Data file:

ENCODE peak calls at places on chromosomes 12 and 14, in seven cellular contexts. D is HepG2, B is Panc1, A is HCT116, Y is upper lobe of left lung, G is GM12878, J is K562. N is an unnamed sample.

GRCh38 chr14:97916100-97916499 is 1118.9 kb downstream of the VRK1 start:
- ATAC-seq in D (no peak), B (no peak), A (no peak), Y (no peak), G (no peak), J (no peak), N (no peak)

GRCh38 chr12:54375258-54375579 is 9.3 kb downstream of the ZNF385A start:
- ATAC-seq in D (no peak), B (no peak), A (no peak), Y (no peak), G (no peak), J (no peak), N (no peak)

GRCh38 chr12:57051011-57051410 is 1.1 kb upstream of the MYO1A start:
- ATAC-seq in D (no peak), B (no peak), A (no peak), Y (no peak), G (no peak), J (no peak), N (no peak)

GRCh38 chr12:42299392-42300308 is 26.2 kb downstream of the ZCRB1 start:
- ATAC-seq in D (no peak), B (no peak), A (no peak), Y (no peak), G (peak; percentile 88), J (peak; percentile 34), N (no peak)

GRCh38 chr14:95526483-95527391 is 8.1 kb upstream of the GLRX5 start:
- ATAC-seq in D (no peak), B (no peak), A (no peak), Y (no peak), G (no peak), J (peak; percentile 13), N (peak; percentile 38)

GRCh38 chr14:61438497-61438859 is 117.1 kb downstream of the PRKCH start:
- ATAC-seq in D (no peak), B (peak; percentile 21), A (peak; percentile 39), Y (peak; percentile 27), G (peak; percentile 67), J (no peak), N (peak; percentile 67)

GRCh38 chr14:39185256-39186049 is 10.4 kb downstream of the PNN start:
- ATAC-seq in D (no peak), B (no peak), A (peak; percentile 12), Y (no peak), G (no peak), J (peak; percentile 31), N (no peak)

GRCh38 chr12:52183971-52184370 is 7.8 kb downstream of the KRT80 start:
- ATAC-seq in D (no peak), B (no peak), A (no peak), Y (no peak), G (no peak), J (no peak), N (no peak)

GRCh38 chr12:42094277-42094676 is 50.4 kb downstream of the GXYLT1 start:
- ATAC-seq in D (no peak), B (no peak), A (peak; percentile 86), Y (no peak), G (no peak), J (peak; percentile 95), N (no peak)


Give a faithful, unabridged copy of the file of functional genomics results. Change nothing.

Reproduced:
ENCODE peak calls at places on chromosomes 12 and 14, in seven cellular contexts. D is HepG2, B is Panc1, A is HCT116, Y is upper lobe of left lung, G is GM12878, J is K562. N is an unnamed sample.

GRCh38 chr14:97916100-97916499 is 1118.9 kb downstream of the VRK1 start:
- ATAC-seq in D (no peak), B (no peak), A (no peak), Y (no peak), G (no peak), J (no peak), N (no peak)

GRCh38 chr12:54375258-54375579 is 9.3 kb downstream of the ZNF385A start:
- ATAC-seq in D (no peak), B (no peak), A (no peak), Y (no peak), G (no peak), J (no peak), N (no peak)

GRCh38 chr12:57051011-57051410 is 1.1 kb upstream of the MYO1A start:
- ATAC-seq in D (no peak), B (no peak), A (no peak), Y (no peak), G (no peak), J (no peak), N (no peak)

GRCh38 chr12:42299392-42300308 is 26.2 kb downstream of the ZCRB1 start:
- ATAC-seq in D (no peak), B (no peak), A (no peak), Y (no peak), G (peak; percentile 88), J (peak; percentile 34), N (no peak)

GRCh38 chr14:95526483-95527391 is 8.1 kb upstream of the GLRX5 start:
- ATAC-seq in D (no peak), B (no peak), A (no peak), Y (no peak), G (no peak), J (peak; percentile 13), N (peak; percentile 38)

GRCh38 chr14:61438497-61438859 is 117.1 kb downstream of the PRKCH start:
- ATAC-seq in D (no peak), B (peak; percentile 21), A (peak; percentile 39), Y (peak; percentile 27), G (peak; percentile 67), J (no peak), N (peak; percentile 67)

GRCh38 chr14:39185256-39186049 is 10.4 kb downstream of the PNN start:
- ATAC-seq in D (no peak), B (no peak), A (peak; percentile 12), Y (no peak), G (no peak), J (peak; percentile 31), N (no peak)

GRCh38 chr12:52183971-52184370 is 7.8 kb downstream of the KRT80 start:
- ATAC-seq in D (no peak), B (no peak), A (no peak), Y (no peak), G (no peak), J (no peak), N (no peak)

GRCh38 chr12:42094277-42094676 is 50.4 kb downstream of the GXYLT1 start:
- ATAC-seq in D (no peak), B (no peak), A (peak; percentile 86), Y (no peak), G (no peak), J (peak; percentile 95), N (no peak)